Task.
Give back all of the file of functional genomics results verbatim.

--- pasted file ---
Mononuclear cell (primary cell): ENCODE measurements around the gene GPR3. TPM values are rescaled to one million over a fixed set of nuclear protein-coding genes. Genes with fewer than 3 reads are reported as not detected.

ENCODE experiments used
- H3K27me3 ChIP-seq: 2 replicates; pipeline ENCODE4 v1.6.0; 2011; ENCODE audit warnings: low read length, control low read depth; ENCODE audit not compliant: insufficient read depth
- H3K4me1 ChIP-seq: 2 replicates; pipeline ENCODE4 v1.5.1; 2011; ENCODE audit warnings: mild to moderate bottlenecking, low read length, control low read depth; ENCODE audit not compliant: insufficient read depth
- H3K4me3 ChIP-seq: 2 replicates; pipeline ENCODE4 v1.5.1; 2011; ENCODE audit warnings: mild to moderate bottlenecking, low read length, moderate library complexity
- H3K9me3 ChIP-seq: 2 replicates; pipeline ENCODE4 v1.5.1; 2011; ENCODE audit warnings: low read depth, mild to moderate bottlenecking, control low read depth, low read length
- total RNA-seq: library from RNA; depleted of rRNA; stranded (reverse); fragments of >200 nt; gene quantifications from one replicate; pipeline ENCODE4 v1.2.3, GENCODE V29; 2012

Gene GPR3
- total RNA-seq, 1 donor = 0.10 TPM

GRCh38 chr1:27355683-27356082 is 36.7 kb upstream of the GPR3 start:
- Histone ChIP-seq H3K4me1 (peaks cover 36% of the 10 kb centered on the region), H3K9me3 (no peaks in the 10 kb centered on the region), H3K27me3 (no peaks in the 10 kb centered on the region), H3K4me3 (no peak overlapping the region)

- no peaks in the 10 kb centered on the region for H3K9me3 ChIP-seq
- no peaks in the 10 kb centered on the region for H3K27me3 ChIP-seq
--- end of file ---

Mononuclear cell (primary cell): ENCODE measurements around the gene GPR3. TPM values are rescaled to one million over a fixed set of nuclear protein-coding genes. Genes with fewer than 3 reads are reported as not detected.

ENCODE experiments used
- H3K27me3 ChIP-seq: 2 replicates; pipeline ENCODE4 v1.6.0; 2011; ENCODE audit warnings: low read length, control low read depth; ENCODE audit not compliant: insufficient read depth
- H3K4me1 ChIP-seq: 2 replicates; pipeline ENCODE4 v1.5.1; 2011; ENCODE audit warnings: mild to moderate bottlenecking, low read length, control low read depth; ENCODE audit not compliant: insufficient read depth
- H3K4me3 ChIP-seq: 2 replicates; pipeline ENCODE4 v1.5.1; 2011; ENCODE audit warnings: mild to moderate bottlenecking, low read length, moderate library complexity
- H3K9me3 ChIP-seq: 2 replicates; pipeline ENCODE4 v1.5.1; 2011; ENCODE audit warnings: low read depth, mild to moderate bottlenecking, control low read depth, low read length
- total RNA-seq: library from RNA; depleted of rRNA; stranded (reverse); fragments of >200 nt; gene quantifications from one replicate; pipeline ENCODE4 v1.2.3, GENCODE V29; 2012

Gene GPR3
- total RNA-seq, 1 donor = 0.10 TPM

GRCh38 chr1:27355683-27356082 is 36.7 kb upstream of the GPR3 start:
- Histone ChIP-seq H3K4me1 (peaks cover 36% of the 10 kb centered on the region), H3K9me3 (no peaks in the 10 kb centered on the region), H3K27me3 (no peaks in the 10 kb centered on the region), H3K4me3 (no peak overlapping the region)

- no peaks in the 10 kb centered on the region for H3K9me3 ChIP-seq
- no peaks in the 10 kb centered on the region for H3K27me3 ChIP-seq